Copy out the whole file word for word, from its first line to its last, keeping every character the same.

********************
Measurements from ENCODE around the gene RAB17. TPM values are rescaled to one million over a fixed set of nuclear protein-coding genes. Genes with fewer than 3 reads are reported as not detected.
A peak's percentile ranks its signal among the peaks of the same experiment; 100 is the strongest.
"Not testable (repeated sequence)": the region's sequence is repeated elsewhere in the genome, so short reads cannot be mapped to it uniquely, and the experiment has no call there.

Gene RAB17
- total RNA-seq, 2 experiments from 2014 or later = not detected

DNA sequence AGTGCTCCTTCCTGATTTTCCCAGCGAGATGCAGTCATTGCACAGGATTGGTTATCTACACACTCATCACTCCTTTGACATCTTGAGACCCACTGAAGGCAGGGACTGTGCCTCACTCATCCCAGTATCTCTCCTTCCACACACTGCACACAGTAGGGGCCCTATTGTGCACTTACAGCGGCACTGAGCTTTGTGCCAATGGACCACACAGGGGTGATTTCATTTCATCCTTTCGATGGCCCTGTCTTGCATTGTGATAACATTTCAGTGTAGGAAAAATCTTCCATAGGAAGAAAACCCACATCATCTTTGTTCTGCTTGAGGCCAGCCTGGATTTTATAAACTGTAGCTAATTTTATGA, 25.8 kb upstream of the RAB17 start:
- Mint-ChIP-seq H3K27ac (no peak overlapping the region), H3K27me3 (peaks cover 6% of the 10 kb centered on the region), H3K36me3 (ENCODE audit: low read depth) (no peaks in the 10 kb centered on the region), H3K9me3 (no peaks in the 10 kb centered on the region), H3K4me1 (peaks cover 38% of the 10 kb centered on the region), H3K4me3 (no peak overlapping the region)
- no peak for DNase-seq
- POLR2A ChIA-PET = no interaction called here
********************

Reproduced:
Measurements from ENCODE around the gene RAB17. TPM values are rescaled to one million over a fixed set of nuclear protein-coding genes. Genes with fewer than 3 reads are reported as not detected.
A peak's percentile ranks its signal among the peaks of the same experiment; 100 is the strongest.
"Not testable (repeated sequence)": the region's sequence is repeated elsewhere in the genome, so short reads cannot be mapped to it uniquely, and the experiment has no call there.

Gene RAB17
- total RNA-seq, 2 experiments from 2014 or later = not detected

DNA sequence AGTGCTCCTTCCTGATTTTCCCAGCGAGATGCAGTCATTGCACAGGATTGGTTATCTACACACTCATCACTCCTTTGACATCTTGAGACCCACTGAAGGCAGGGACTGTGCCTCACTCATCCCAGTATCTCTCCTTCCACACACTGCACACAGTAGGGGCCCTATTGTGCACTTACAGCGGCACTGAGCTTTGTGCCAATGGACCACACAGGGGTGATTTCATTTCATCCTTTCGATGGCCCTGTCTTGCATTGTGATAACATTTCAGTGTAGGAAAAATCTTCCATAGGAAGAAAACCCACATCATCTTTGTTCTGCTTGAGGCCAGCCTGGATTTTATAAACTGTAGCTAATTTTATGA, 25.8 kb upstream of the RAB17 start:
- Mint-ChIP-seq H3K27ac (no peak overlapping the region), H3K27me3 (peaks cover 6% of the 10 kb centered on the region), H3K36me3 (ENCODE audit: low read depth) (no peaks in the 10 kb centered on the region), H3K9me3 (no peaks in the 10 kb centered on the region), H3K4me1 (peaks cover 38% of the 10 kb centered on the region), H3K4me3 (no peak overlapping the region)
- no peak for DNase-seq
- POLR2A ChIA-PET = no interaction called here